Public Wi-Fi networks prove to be cybersecurity threats
April 29, 2013
Improved access to builder construction software is one of the many benefits of a "bring your own device" (BYOD) policy at today's firms. However, employees who aren't safely using their smartphones, tablets and laptops in public could be putting important company information at risk. According to new research from provider of cybercrime prevention solutions ThreatMetrix, accessing sensitive data on public Wi-Fi networks could open up employee-owned devices to fraud and malware risks.
"Consumers can easily access public Wi-Fi networks from just about anywhere – and so can cybercriminals," said Dean Weinert , product manager at ThreatMetrix. "Cyber threats are certainly a reality at local coffee shops and other wireless hotspots. If consumers don't take extra precaution to protect their personal devices, they can unwittingly share sensitive information with cybercriminals interfering on the network."
Professionals must not feel safe using public Wi-Fi
Personal and corporate data is subject to cybercrime risks any time it is accessed on a public network, and construction executives need to train their employees to not put business information on mobile devices without protection. This is why all company BYOD policies must include regulations for acceptable use and mandatory downloads that can defend against cyberthieves. Construction firms are beginning to use the cloud an increasing amount, making it even more important to use the most integrated security solutions.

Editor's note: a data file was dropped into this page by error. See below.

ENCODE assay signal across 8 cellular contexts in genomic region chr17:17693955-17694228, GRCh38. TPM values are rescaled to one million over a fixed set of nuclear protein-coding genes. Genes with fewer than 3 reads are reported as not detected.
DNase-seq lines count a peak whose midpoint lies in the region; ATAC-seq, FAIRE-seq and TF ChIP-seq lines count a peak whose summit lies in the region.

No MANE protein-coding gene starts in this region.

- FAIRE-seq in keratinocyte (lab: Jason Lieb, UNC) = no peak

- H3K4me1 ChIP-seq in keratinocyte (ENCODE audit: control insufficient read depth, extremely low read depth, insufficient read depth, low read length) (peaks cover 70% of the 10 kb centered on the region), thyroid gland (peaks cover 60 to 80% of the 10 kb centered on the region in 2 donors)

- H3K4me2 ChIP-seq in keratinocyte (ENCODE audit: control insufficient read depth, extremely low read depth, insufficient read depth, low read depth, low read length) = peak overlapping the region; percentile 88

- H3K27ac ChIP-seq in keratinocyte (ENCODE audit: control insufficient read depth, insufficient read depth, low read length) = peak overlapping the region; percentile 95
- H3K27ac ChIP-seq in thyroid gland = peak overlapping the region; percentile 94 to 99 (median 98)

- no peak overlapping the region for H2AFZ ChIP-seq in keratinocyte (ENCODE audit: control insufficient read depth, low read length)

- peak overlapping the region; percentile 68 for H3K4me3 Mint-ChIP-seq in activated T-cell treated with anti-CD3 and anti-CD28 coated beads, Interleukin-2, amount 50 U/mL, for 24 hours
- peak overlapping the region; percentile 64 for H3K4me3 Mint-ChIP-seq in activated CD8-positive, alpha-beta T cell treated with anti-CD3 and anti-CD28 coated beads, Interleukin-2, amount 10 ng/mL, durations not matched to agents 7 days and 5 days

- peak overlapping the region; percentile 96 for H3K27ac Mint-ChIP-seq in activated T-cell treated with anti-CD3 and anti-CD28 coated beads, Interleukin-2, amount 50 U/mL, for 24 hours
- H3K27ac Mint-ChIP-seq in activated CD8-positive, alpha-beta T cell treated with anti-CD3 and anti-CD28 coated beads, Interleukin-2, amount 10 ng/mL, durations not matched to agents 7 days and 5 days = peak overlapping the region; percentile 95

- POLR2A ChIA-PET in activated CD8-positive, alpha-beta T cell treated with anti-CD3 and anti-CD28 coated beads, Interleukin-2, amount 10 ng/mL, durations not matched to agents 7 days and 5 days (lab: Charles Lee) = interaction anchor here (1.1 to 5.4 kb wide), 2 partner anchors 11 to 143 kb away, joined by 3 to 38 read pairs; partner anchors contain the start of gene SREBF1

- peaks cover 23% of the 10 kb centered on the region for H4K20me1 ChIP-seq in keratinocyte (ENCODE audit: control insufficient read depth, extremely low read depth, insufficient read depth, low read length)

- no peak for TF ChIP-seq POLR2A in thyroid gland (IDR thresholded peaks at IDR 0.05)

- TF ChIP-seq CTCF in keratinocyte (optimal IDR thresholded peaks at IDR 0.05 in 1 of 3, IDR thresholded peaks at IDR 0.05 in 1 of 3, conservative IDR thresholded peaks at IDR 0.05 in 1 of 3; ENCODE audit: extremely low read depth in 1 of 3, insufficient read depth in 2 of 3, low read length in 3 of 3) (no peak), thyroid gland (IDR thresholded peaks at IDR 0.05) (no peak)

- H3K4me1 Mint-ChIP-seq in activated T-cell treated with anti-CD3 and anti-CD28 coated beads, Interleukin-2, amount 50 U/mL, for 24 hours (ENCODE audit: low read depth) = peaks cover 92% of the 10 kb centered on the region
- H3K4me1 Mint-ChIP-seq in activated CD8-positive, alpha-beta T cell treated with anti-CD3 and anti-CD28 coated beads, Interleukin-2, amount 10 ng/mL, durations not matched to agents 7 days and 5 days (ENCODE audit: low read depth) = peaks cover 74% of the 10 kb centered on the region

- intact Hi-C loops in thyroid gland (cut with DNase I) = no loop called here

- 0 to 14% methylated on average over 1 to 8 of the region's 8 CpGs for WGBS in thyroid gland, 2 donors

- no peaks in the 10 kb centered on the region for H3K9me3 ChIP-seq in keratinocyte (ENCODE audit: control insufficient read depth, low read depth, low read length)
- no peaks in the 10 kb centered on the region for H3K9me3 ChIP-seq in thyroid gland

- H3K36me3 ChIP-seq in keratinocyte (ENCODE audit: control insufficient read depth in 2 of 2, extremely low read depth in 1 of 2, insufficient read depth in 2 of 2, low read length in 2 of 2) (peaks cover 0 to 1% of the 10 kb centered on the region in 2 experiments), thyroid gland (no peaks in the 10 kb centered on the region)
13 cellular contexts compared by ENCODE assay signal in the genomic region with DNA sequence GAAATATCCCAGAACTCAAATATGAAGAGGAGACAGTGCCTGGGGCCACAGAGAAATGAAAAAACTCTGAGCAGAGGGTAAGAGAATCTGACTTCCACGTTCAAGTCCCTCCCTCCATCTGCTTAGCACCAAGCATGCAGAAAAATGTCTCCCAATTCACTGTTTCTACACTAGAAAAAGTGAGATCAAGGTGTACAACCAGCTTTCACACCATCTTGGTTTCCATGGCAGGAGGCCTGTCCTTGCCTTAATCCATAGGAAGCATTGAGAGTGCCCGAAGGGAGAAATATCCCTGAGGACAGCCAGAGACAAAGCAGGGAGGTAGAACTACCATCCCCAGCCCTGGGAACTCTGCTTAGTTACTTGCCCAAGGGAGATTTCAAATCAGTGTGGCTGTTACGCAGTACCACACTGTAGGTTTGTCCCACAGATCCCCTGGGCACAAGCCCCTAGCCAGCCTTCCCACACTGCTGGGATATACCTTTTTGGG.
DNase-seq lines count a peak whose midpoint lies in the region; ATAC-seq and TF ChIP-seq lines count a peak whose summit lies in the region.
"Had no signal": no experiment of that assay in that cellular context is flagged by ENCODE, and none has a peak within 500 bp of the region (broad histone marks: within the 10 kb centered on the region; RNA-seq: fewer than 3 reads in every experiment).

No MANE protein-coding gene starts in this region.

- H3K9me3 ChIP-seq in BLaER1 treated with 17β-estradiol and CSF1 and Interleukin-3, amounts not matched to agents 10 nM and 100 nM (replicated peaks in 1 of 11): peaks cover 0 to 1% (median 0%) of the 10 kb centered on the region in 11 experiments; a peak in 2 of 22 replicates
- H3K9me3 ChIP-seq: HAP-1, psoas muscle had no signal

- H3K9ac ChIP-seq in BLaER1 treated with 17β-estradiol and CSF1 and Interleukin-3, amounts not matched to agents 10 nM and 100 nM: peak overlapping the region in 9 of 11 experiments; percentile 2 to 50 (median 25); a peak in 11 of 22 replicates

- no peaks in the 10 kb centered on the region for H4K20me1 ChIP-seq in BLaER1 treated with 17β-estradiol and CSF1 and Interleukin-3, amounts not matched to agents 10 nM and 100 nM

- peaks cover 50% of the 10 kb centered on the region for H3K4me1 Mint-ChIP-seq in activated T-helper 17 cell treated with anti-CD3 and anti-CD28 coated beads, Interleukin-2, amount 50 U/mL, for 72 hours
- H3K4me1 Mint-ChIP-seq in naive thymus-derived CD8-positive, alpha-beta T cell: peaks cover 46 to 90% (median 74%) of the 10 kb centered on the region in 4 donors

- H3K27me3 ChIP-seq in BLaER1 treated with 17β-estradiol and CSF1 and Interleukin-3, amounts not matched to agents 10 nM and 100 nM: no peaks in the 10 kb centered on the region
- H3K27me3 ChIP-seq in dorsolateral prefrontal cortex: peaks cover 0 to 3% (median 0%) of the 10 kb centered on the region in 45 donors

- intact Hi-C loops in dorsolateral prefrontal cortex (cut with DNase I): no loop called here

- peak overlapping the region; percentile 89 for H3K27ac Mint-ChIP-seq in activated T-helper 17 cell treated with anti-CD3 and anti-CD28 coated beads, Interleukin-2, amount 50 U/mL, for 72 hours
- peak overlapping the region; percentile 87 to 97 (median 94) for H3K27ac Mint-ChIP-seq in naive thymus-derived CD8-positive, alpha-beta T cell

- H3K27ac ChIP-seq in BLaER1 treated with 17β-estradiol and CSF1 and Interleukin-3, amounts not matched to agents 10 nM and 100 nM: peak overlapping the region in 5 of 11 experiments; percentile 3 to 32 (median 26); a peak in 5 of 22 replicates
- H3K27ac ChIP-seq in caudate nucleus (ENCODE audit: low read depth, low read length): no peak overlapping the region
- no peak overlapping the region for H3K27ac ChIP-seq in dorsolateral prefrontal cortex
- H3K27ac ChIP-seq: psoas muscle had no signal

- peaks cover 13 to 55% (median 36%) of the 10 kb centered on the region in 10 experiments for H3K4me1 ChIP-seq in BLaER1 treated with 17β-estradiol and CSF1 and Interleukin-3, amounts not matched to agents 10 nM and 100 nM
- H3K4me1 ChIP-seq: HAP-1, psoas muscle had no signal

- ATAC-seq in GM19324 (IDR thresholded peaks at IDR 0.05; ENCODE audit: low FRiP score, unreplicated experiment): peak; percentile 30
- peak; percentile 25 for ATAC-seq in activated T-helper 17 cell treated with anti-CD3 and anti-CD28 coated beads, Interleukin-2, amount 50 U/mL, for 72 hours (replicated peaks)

Lost devices can devastate a firm
Construction companies that have enacted a BYOD policy can be just as affected by a misplaced or stolen mobile device that isn't protected by the necessary security protocol than a cybercriminal infiltrating a firm's virtual infrastructure. The IDG News Service reported vulnerable smartphones and tablets cannot be controlled remotely and shut off by the firm in the event they wind up in the wrong hands.
"Loss or theft of an employee's gadget represents not a lesser threat to a company than malware infection," Konstantin Voronkov, group manager of systems management of mobile devices and virtual environments at Kaspersky Lab, told the news source. "The loss of a device leads to a corporate data leak which may have negative impact on business. That is why IT staff must be able to control data remotely, for example, by blocking the lost device or by deleting all the information and mail stored on it."